Corruption in Africa: example therapy

During the 30th summit of the African Union in January 2018 in Addis Ababa, African leaders are assigned to the fight against corruption, one of the main challenges.

However, this voluntarist impulse raises many questions because, although the majority of African heads of state say they are against corruption, many still make use of it on their daily basis.

The steady rise in the number of leaders stuck in corruption scandals proves that corruption is no longer just dysfunctional governance, but has become a mode of governance. How to get out?

Get out of the disclaimer

According to the 2016 UN Report on African Governance, corruption is one of the major obstacles to the structural transformation of the continent. Of the sixty states on the continent, only three (Botswana, Cape Verde, Mauritius) stand out from the big family of corrupt countries, among which are at the bottom of the pack Burundi, Angola, Eritrea, Libya, Sudan, Somalia.

Many studies point out that the lack of good governance, weak institutions, inefficient regulatory mechanisms, inadequate legal and regulatory frameworks and ineffective enforcement mechanisms are the bedrock of corruption in Africa. It seems urgent to get out of the denial of responsibility in which African leaders indeed are locked.

In this area, everything begins with the wish to set a good example. The majority of African leaders came to power through electoral corruption, either because they were directly involved, passive or beneficial. However, electoral corruption is endemic in Africa. It favors the rise of virtuous leaders, whose connection with the business community is an established fact.

These African heads of state, carefree in the well-being of the people, wage a war against petty corruption while the omerta reigns over state corruption. This situation is likely to bias the signal sent to the population on what is acceptable or not in terms of corruption. On the one hand,

These realities raise doubts about the sincerity of the African presidents to engage in a real fight against corruption. The ill-gotten property case involving several African presidential families has rekindled the need for African presidents to make a formal declaration of their heritage upon entry into and exit from their presidential office.

This should be the responsibility of everyone involved in the state spending chain. Otherwise, this fight as launched by the AU would be tantamount to putting the cart before the horse.

The promotion of democracy contributes to the limitation of the powers of the leaders as well as the reinforcement of the institutional and social control of the use of this power. It, therefore, imposes structural reforms to strengthen the institutional balance.

Several actions are possible: such as opting for less burdensome and better-remunerated public functions to cut the politicization of the administration concerned, ensure public funding at a satisfactory level for the political parties, build a protective and neutral state with levers of social, judicial, political and economic counterweights.

Opt such as therapy

To counter corruption, there is a definite need to improve governance at the top. Heads of State can already lead by example with transparent and traceable rules in the management of public affairs, in this case, mining contracts or concessions with multinationals. For example, Chadians are still wondering what the oil bonanza was for in the days of fat cows. In Benin, serious doubts remain about the terms of the tender for the concession of the port and the Cotonou airport.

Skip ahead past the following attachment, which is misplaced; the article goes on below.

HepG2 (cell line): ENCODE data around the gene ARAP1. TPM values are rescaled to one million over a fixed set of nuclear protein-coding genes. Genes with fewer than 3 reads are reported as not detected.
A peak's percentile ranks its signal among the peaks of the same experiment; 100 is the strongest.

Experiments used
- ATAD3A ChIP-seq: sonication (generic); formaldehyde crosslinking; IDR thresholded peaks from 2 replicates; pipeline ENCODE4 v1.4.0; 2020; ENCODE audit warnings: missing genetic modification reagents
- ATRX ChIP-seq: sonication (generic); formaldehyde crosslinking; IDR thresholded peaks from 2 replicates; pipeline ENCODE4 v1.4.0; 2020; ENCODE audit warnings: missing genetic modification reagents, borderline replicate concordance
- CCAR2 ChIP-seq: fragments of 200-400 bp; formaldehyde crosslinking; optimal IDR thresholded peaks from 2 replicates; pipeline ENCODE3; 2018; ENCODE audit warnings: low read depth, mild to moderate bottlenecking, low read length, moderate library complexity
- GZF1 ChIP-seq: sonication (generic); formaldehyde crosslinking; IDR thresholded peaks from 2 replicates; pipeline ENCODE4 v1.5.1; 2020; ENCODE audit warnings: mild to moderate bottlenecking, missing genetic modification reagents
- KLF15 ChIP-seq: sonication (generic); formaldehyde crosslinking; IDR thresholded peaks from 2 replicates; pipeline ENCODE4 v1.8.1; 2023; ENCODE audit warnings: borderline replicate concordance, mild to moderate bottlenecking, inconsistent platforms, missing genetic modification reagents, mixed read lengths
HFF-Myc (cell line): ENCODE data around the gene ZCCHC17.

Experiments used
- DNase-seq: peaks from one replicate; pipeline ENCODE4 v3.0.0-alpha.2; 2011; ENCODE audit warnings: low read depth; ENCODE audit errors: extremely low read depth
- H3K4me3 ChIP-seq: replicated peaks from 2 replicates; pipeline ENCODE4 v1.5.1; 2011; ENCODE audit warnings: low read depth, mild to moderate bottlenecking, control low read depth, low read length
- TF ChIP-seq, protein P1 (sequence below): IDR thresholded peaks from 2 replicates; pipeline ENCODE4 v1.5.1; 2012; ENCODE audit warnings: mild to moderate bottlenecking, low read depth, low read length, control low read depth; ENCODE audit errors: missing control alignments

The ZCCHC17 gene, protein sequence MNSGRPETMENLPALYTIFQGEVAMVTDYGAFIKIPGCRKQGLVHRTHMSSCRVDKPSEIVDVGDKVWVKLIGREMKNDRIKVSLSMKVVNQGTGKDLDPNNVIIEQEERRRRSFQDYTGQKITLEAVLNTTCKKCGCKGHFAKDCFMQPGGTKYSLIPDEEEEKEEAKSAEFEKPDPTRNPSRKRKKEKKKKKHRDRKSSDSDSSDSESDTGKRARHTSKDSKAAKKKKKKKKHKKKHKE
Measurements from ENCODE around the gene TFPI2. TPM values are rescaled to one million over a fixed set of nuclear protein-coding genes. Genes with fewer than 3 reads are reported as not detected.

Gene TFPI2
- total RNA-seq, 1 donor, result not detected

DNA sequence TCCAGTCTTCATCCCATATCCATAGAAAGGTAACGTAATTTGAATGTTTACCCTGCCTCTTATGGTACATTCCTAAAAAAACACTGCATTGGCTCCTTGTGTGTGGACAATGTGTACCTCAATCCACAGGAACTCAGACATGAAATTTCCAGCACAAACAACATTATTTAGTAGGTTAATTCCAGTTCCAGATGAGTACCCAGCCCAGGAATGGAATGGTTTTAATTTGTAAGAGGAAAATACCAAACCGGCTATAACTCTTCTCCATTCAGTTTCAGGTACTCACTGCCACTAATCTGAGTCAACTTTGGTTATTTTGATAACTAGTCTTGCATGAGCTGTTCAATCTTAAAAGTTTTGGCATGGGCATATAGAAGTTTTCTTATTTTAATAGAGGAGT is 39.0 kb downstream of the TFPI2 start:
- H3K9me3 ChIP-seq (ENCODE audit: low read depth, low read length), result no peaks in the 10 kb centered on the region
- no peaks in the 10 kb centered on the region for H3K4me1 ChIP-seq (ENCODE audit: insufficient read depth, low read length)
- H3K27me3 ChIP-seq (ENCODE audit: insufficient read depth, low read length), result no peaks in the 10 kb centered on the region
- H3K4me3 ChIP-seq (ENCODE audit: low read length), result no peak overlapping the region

In the neighboring countries of Niger, it is an eternal fog around uranium contracts. The case of South Africa with President Jacob Zuma is so resounding that he has lately become the symbol of corruption at the top of the state.

If the AU Heads of State really want to stem corruption, they must adopt the reissue of the accounts, that is to say, respect the rules they have themselves put in place. It is above all to avoid a selective and biased fight in the fight against corruption. One of the keys to success is not to make the struggle an instrument of oppression and intimidation of discordant voices.

Therefore, the need to have laws and provisions that take into account human values, democracy and respect each in his person, his rights, his obligations, and aspirations, can fertilize the fight to succeed. The focus will be on strengthening the independence of the judiciary and making it more credible through a transparent system.

If this example of therapy is essential to the struggle, it does not ignore the question of incentives. Corruption on the continent is also the result of the perverse effects of Western policies, which basically aim only to serve their own interests. Western chancelleries have a moral duty to work to get out of this dubious coöperation through corruption. On the other hand, they can freeze doubtful assets, organize a tight control of development aid, and reward the most virtuous leaders.

This positive transformation of the environment will have a decisive cultural impact on the attitudes of the ordinary citizen, artisan or beneficiary of petty corruption. If heads of state have had the merit of making the diagnosis, it is unlikely that they will set up an effective fight. The fight against corruption involves a reconversion of mentalities from the top to the bottom. Thus it will stop to be seen as a peccadillo or a cultural emanation.

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